The Quaker “Religious Society of Friends” have established a similar ritual for their services. Everyone are equal and may speak in such meetings and space for quiet reflection is essential. Once you have formulated and shared your thoughts, everyone are aware that you are not supposed to speak until the next “round” (however that is defined), so debate is not an option but one is encouraged to build and improve on the statements of previous speakers.
Regarding disagreement and conflict, according to the principles of self-reliance and self-expression it is my conviction that in a panarchy of opportunities, it is futile to coerce anyone to change — if they share space with you there is opportunity to influence them but push too hard and that space will no longer exist. There is also the issue of objecting, where I have started to confront what I consider stupidity mainly with silence and disinterest. Since I rely on that the group around me is at least as wise as I am, it is a great satisfaction when attention is not wasted on something irrelevant, but it falls to the floor and is ignored. That way, even if I was wrong, I can stay on topic and focus on my own dreams and have not caused unnecessary disruption. In summary, that is my dream for our group communication, that I may grow in understanding and enable others to grow. No more and no less. Thank you for your attention.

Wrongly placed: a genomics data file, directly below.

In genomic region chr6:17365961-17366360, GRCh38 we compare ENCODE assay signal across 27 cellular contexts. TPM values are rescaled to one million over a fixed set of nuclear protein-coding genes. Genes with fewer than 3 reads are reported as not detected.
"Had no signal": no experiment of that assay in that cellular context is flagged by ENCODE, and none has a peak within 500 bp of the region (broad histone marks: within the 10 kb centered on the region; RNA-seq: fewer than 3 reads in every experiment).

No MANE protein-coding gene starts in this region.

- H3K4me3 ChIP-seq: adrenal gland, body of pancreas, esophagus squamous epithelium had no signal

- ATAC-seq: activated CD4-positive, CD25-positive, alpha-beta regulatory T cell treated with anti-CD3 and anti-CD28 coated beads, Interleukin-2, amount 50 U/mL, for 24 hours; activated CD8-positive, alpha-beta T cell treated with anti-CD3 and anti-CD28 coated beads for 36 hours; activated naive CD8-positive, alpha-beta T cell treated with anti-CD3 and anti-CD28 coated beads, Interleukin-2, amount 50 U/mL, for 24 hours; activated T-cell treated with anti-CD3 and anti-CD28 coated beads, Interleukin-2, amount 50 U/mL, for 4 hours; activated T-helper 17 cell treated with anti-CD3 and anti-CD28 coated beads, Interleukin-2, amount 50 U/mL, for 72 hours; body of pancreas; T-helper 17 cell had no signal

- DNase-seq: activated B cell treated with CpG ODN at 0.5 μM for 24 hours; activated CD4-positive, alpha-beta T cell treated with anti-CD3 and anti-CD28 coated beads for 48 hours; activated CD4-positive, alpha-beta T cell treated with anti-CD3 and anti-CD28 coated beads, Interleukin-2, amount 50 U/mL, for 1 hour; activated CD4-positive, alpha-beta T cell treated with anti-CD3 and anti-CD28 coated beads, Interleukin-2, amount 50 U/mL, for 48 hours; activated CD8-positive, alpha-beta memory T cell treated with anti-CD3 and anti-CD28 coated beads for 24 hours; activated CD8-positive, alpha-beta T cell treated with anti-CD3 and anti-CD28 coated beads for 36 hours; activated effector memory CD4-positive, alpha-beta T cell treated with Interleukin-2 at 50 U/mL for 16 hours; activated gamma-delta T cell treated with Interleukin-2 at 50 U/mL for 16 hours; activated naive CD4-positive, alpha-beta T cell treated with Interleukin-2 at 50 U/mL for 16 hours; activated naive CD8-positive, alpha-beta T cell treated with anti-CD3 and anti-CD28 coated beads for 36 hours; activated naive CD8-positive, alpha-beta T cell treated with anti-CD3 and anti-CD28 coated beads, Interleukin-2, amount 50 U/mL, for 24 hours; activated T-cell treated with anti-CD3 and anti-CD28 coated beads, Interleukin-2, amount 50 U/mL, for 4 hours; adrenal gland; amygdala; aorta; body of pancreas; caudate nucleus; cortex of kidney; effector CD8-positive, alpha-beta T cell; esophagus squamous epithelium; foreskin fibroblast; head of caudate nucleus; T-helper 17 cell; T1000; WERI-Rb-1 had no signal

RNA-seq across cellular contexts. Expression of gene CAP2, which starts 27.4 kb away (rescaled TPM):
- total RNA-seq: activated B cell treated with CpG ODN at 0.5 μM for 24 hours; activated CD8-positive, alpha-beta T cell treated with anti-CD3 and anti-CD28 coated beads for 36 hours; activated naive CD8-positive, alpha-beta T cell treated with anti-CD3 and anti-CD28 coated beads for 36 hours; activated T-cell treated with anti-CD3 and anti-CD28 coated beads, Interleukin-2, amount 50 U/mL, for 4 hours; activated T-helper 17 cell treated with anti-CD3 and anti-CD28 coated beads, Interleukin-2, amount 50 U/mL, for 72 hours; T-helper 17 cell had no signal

These thoughts are my own provided for any purpose by attribution, inspired by:
- The Philosophy Gatherings at the Syntheist Node in Sickla, Stockholm
- Ladislaus Horatius’ lecture on his “Mindfulosophy” at the Node
- Experiences from conversation dynamics in the Stockholm Poly community
- Teal practices in Reinventing Organizations, Open Participatory Organizations and the Burning Man community
- Nonviolent communication by Marshall Rosenberg
- Principles of mindful meetings (another outline in Swedish)
- My understanding of information theory and cellular networks